Legislating Language

October 1st, 2006
by George S. Crimmin

[private] v4-10-Speaking OutAs a boy growing up on Roatan during the 1950’s, I spoke no Spanish. Neither did most of my fellow Bay Islanders at that time. In fact, in my hometown of West End, there were maybe two individuals that were fluent in Spanish. One was the local public school teacher, Professor Victor Stanley, whom we all called “Maestro.”

The public schools were supposedly conducted in Spanish, yet I graduated from elementary school (primary) knowing practically none. What I recall best with some acrimony of this period, was the central government’s ridiculous attempt to eliminate the English language from the Bay Islands.

Yes, there was a period of time when the study and use of English was officially forbidden. I wonder how many of today’s youth are aware of this. Needless to say, for the most part, this attempt failed.

In 1998, the congress finally passed a law giving the Bay Islands the right to teach English in the public schools. ‘What is most sticking to me’ is the fact that while trying to deny Bay Islanders the right to study and speak English, those responsible were making sure that English was readily available to their children.

Why this apparent duplicity? I have pondered this question for decades, and I still cannot comprehend why the leaders of a nation would try to deny some of its citizens such an important part of their cultural history, something essential to their historical identity. Please feel free to draw your own conclusions.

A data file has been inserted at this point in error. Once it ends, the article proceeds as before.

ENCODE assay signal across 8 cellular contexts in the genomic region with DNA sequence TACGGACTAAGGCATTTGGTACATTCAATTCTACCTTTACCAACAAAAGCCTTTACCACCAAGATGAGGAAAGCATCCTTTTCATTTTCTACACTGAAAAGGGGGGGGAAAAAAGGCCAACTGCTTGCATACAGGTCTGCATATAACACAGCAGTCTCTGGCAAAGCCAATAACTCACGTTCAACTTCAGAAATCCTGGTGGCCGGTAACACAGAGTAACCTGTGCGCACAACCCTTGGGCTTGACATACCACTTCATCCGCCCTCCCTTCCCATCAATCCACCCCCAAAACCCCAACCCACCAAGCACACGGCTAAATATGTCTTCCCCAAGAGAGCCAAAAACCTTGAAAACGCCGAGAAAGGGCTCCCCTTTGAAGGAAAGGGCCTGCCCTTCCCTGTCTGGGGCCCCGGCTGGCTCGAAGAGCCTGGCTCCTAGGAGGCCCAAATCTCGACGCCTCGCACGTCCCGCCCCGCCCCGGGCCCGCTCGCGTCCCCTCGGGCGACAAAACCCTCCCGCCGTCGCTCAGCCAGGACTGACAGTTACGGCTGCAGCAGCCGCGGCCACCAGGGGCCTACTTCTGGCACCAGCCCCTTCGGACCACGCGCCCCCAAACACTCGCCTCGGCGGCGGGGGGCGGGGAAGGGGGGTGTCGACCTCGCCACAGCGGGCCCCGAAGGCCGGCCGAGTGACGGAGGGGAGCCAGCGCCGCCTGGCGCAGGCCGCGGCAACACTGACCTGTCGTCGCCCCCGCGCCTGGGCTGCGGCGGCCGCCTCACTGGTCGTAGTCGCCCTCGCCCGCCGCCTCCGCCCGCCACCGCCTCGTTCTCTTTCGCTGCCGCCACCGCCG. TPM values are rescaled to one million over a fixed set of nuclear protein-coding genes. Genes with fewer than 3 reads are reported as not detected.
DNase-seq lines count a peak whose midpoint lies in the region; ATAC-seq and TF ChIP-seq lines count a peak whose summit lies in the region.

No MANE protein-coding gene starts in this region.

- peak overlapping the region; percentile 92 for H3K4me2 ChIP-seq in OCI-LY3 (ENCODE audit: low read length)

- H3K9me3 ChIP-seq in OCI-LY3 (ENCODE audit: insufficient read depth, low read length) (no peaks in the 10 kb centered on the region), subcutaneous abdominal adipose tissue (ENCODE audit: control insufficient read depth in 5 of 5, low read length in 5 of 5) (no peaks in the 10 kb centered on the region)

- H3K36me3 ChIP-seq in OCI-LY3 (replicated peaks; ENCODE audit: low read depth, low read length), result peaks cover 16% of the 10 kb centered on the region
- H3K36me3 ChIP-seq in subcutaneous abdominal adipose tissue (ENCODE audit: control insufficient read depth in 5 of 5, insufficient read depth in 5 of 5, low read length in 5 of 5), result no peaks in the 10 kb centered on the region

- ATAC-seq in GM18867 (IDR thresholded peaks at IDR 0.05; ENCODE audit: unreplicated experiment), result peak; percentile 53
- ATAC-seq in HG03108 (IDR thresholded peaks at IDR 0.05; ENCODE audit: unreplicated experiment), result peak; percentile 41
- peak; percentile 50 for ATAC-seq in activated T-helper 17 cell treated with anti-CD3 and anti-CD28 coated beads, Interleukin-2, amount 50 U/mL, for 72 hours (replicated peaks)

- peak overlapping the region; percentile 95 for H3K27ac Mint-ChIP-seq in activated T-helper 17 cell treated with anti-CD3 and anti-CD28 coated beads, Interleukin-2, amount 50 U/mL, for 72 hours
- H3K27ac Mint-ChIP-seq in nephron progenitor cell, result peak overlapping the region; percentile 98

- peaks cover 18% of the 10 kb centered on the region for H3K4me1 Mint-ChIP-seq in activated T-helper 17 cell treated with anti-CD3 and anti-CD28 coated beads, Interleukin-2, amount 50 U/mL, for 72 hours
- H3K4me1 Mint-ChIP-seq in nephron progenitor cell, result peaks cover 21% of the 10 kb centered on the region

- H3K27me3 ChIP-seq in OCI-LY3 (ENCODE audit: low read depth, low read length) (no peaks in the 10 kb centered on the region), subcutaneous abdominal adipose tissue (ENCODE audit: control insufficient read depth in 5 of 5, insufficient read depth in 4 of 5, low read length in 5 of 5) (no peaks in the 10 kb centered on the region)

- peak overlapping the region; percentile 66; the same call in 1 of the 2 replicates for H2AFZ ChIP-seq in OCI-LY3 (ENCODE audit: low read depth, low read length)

Is recognized as the financial language of the world, and recent events suggest that it has replaced French as the diplomatic language as well. To put it bluntly, the most important language on this planet is English, and its popularity continues to grow daily. Allow me to demonstrate. In the year 2000, the United Nations mandated that all 185 permanent members select a language from the three choices available, English, French, and Spanish, as their official language. Although the U.N. recognizes six languages, Chinese, Russian and Arabic are not easily read by word processors. When the responses were in, 130 nations had chosen English, 35 selected French and 19 Spanish. One country, Canada, selected both English and French.

With over 70% of the world choosing English, I would conclude that this is pretty close to being universal. No other language even comes close. While the use and pursuit of English is on the rise all around the world, here on the Bay Islands, it has been steadily in decline, to the point of no longer being use at public functions.

I have never seen or ever heard of a people so eager and willing to thrust themselves into oblivion as we Bay Islanders. Do we realize what we are losing? Do we want to become carbon copy of the mainland? There are other factors that make us different, even special. However, English is the most glaring, and if we lose it, make no mistake, we lose our identity.

Can we reverse the course we’re on? Perhaps, only if the right leader comes along and very soon. Unfortunately the ones that we’ve had in recent years have been nothing more than economic predators. If we do not come to our senses, or awaken from our stupor, and make a stand for the preservation of our linguistic heritage, like the man who buried his talent, we’ll be making a grave mistake. Bear in mind, if you don’t stand for something you’ll fall for anything! [/private]

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